Examination of Witnesses (Questions 100
WEDNESDAY 14 OCTOBER 2009
Q100 Chairman: A health visitor has
the right to enter any premises, I understand, unlike social workers.
Ellie Evans: But parents can still
opt out and, in my experience, health visitors wouldn't force
themselves on a family unless, again, there was some sort of concern.
Chairman: What about our two wingers
here, Paul and Phil? Is that right or not?
Sir Paul Ennals: I am not quite
Philip Noyes: I'm not sure. I
thought not, actually. I thought there was one statutory visit
that health visitors have to make at 15 days for the baby and
after that contact with a health visitor, I thought, was voluntary.
Chairman: Sorry, Lynda, back to you.
Q101 Lynda Waltho: I am quite happy
with that answer. In three of the four cases that Badman cites
in the serious case reviews, the children had been seen by social
services several times prior to the incident that caused the review.
In the light of that, how valuable will additional home visits
be in those situations?
Ellie Evans: Sorry, are we talking
about safeguarding concerns or education provision?
Lynda Waltho: Safeguarding.
Ellie Evans: It depends on the
level of the concern. If social care is engaged, it doesn't necessarily
mean that it has gone to a child protection plan. It could be
an initial assessment or something like that. It doesn't necessarily
mean that we have moved on to a child protection plan. Additional
visits, certainly from education professionals, will primarily
monitor the educational provision.
Peter Traves: The other thing
is that, although it is taking a while, there is a growing sense
of an overall children's service around the five outcomes. I used
to do a lot of home visits when I worked in Shropshire in the
1990s. Now, there is a greater view about the five outcomes and
a greater sense that the people involved in educational visits
and the social workers involved in social work visits will take
a broader view across those five outcomes. It is by no means complete
yet, and we have not arrived at that destination. However, the
speed of the growth of awareness should not be underestimated.
I think that those serious case reviews were picking up failures
on the part of the process, rather than an improving trend.
Philip Noyes: I was going to give
the slightly different answer that safeguardingand good
it ismeans trying to remove false negative information
or missing things and eliminating false positives or thinking
abuse is there when it is not. The fact that some things have
been missed does not militate against the need to be concerned
and vigilant. With Every Child Matters and the five outcomes has
come the verb "to safeguard" and the sense that safeguarding
is preventive and not just the storm-trooping kind of child protection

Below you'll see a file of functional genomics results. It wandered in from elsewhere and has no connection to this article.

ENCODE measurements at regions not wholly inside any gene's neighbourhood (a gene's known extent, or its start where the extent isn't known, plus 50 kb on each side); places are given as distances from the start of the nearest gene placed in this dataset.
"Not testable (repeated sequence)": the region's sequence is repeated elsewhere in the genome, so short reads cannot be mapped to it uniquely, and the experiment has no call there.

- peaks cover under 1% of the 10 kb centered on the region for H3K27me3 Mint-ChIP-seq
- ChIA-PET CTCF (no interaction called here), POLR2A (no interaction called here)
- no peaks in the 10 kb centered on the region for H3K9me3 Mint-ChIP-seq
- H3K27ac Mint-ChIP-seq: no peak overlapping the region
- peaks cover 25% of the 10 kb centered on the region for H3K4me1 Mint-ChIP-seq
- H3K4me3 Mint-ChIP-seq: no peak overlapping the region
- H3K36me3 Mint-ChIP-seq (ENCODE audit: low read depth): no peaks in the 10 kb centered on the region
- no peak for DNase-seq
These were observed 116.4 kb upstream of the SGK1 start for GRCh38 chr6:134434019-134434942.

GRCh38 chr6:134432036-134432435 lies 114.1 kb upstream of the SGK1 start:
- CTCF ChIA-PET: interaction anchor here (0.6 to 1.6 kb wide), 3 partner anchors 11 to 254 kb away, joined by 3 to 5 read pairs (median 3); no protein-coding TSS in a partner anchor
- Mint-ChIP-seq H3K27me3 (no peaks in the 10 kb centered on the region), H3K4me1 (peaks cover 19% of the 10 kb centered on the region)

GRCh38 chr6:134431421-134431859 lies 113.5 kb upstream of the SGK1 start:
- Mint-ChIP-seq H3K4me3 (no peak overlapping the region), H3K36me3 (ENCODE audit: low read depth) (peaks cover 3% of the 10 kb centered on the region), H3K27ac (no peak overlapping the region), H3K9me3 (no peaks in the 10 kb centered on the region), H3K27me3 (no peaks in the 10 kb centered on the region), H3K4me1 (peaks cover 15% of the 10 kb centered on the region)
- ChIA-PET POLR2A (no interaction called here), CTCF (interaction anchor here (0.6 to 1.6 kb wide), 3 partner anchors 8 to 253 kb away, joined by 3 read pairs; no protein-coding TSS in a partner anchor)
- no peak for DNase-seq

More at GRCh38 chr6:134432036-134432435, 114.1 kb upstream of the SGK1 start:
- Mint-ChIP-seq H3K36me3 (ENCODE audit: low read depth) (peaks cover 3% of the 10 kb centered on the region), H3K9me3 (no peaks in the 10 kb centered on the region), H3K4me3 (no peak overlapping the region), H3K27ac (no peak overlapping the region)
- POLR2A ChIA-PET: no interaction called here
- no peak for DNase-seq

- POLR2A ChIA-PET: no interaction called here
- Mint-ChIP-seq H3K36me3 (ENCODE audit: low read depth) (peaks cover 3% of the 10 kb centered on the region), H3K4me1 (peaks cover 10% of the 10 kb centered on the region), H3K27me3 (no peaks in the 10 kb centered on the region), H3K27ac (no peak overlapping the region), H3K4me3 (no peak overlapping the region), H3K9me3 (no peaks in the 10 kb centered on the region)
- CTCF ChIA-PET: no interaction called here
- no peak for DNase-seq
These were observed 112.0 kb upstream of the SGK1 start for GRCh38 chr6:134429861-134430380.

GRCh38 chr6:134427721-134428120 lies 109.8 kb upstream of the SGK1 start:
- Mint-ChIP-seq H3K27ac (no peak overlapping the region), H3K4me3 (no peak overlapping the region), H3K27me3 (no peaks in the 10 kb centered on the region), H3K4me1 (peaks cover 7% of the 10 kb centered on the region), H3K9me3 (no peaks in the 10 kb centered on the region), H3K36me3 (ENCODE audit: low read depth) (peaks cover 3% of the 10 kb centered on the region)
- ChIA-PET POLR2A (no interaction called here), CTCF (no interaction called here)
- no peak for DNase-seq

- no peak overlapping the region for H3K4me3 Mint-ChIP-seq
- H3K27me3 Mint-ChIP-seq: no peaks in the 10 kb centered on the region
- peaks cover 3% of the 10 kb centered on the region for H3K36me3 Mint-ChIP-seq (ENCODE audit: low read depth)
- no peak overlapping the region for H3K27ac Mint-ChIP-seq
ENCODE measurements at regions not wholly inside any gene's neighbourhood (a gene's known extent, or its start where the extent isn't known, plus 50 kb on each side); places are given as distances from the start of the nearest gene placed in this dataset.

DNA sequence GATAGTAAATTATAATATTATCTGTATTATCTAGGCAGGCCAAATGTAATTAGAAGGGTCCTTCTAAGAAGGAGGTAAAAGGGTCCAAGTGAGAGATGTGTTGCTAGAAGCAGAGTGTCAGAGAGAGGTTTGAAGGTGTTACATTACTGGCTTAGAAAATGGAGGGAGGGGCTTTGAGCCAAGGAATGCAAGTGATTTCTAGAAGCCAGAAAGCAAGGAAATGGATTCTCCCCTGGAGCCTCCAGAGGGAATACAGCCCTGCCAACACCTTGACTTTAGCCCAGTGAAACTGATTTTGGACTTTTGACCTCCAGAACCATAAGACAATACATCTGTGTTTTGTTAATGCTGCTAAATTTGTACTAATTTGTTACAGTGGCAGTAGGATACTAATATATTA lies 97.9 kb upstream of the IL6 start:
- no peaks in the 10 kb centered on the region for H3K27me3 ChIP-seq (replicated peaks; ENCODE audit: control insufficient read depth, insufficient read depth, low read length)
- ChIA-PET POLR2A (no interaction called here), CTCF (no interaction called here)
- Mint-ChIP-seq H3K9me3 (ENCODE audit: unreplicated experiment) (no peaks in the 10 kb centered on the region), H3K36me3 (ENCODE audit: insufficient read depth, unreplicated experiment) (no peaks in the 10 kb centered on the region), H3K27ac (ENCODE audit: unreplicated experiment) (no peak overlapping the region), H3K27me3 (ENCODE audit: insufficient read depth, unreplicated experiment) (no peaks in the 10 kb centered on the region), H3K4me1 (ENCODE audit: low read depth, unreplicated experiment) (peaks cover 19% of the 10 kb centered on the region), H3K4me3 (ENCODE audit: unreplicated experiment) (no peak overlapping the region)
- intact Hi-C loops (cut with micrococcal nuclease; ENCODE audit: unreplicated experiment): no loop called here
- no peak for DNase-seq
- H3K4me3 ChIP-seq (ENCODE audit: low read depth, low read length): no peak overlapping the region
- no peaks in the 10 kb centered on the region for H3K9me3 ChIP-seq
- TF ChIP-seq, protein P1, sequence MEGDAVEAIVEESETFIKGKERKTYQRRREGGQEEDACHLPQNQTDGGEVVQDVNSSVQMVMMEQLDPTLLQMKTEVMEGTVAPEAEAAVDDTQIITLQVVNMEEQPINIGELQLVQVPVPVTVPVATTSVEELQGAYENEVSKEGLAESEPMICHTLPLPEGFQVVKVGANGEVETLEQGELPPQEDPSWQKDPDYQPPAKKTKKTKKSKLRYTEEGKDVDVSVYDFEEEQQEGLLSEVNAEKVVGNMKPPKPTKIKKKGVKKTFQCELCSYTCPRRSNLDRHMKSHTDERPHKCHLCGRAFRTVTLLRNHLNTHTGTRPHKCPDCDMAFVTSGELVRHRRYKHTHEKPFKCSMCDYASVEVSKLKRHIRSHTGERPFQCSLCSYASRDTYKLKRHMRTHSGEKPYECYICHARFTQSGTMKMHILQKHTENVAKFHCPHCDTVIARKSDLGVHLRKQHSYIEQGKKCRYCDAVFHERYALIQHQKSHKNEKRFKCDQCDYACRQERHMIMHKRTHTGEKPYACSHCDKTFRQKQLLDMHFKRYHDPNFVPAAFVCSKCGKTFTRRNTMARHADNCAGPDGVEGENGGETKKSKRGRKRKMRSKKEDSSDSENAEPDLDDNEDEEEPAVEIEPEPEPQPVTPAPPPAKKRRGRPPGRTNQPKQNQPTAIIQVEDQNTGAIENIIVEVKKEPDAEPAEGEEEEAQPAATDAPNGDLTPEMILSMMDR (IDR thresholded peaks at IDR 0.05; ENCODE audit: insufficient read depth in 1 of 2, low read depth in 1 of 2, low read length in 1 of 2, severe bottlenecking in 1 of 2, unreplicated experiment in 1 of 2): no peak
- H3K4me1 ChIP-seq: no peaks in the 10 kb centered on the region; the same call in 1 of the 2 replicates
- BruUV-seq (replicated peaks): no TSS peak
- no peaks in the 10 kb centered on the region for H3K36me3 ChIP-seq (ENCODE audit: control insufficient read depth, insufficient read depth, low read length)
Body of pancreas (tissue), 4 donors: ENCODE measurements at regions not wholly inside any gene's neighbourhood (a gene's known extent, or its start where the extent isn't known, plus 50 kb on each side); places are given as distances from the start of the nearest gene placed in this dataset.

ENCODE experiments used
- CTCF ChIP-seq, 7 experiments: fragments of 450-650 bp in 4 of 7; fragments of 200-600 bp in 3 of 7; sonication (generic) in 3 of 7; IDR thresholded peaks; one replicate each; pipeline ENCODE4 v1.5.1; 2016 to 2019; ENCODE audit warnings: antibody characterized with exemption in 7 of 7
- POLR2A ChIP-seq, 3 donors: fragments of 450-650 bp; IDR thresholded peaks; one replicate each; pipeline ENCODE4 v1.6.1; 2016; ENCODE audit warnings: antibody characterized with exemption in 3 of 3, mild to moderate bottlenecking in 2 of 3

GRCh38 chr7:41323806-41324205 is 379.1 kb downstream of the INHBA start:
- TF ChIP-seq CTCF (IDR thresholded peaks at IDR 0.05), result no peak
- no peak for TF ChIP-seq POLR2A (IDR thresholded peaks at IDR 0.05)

work. The mindset that the DCSF quite rightly wants to inculcate
in everybody is a sense that safeguarding is everyone's responsibility:
everybody, regardless of whether they are specialist professionals
or people at the periphery of children's lives, should have a
soft-touch awareness of when a child might be at risk and know
what to do next. From our point of view, those failures to recognise
abuse are serious as they stand, but they do not militate against
the need for a sensitive, soft-touch approach to a sense of vulnerability
or what the home visitor does next if he or she is concerned.
Q102 Lynda Waltho: How about the
confidence of home educators in the people who will be visiting?
How do local authorities typically staff their home education
teams? How much knowledge do the officers have of safeguarding
Chairman: Who wants to take that? Ellie?
Lynda Waltho: I am sorry, it is just
that you are the expert witness on this one.
Ellie Evans: The advisory teachers
that we have in our authority are education-based. However, they
all have safeguarding training on a rolling programme. I feel
quite confident that they have the ability to recognise abuse,
for example, and know where to go next. They are fully conversant
with the process. As I say, they are primarily education-based
because the bottom line is that that is what we are asking them
to check out the provision of.
Q103 Lynda Waltho: Would that be
the case across all local authorities or the majority of them?
Do you have that information?
Sir Paul Ennals: I think that
is what I wanted to say. In the same way as the home education
community is not homogenous, I do not think that local authority
services in this area are. ManyI would say mostof
them are largely staffed by people whose expertise and background
is in education, maybe from inspection and advisory services.
There are more now that involve and bring together the services
with children missing from education, which strengthens the safeguarding